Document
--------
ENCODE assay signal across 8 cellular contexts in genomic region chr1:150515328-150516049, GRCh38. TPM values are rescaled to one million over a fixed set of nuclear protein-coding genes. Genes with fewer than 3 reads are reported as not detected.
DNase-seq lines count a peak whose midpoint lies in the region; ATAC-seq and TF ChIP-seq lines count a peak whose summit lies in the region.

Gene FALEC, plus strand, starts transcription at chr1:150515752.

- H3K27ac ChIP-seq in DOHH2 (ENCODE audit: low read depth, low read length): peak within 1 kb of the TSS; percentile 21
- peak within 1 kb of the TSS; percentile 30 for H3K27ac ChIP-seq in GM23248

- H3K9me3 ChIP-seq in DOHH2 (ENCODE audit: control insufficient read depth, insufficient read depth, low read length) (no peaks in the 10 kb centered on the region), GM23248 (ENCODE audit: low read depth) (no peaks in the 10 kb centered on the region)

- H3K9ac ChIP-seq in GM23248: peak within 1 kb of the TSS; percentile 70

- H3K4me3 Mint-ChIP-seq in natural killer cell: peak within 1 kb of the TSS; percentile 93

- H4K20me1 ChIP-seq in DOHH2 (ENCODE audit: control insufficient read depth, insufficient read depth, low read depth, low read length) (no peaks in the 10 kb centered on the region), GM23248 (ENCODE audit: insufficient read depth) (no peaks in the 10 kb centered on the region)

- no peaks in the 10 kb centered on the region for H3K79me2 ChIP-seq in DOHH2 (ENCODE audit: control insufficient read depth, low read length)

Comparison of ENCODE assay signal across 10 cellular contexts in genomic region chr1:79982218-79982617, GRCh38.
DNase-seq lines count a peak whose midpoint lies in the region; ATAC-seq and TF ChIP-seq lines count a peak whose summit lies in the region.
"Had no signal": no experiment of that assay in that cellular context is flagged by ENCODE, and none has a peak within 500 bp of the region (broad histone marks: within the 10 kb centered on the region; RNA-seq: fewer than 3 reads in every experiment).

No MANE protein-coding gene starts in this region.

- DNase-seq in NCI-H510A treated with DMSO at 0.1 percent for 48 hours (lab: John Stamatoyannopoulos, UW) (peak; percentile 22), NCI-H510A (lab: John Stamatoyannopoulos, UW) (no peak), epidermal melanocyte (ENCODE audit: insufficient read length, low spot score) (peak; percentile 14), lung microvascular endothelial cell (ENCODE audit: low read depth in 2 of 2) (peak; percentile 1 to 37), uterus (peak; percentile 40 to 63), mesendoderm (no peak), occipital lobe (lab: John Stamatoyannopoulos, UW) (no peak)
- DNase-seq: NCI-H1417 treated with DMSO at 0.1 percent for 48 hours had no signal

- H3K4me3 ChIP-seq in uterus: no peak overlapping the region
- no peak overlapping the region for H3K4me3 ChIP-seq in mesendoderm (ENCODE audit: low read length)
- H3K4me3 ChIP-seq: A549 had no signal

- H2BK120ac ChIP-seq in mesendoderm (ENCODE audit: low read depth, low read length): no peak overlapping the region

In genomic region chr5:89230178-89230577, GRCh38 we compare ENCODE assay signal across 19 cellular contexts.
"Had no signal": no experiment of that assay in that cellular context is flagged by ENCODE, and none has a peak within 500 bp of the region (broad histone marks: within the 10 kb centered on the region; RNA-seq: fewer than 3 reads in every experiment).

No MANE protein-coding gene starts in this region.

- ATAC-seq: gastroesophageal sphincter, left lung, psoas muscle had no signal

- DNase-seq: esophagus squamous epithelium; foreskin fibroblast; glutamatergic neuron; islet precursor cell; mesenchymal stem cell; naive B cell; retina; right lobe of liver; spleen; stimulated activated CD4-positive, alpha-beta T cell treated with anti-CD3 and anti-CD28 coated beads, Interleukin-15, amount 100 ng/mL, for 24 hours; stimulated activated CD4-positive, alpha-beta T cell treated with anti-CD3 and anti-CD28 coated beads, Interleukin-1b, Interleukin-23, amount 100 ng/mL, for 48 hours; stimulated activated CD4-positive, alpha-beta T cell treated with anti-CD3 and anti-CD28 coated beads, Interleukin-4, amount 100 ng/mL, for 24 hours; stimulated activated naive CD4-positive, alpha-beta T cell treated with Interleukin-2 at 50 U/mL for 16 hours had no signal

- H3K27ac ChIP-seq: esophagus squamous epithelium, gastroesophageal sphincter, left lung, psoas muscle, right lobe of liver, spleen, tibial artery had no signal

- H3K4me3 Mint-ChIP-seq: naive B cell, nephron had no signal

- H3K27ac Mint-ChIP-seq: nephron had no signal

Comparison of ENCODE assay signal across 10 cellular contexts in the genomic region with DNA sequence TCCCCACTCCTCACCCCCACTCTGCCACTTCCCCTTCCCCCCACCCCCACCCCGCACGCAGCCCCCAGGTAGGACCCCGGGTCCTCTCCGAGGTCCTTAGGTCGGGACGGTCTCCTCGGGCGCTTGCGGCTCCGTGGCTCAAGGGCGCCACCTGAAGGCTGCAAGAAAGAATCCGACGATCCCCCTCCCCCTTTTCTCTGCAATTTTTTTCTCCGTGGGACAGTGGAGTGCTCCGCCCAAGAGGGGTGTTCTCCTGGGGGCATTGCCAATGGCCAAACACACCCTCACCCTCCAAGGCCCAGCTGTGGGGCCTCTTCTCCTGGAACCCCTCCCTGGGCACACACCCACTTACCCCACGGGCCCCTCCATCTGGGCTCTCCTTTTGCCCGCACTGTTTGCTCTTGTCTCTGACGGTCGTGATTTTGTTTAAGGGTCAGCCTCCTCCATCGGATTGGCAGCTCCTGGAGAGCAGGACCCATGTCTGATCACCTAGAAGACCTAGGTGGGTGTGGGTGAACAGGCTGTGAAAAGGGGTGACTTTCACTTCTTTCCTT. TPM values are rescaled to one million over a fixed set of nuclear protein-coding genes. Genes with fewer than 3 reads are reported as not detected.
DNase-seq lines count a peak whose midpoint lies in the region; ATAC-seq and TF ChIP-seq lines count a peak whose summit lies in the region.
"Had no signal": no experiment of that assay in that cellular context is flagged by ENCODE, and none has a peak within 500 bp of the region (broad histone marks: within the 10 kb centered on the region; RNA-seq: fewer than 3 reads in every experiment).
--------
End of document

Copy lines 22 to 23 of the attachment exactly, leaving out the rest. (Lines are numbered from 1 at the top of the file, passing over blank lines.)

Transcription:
"Had no signal": no experiment of that assay in that cellular context is flagged by ENCODE, and none has a peak within 500 bp of the region (broad histone marks: within the 10 kb centered on the region; RNA-seq: fewer than 3 reads in every experiment).

No MANE protein-coding gene starts in this region.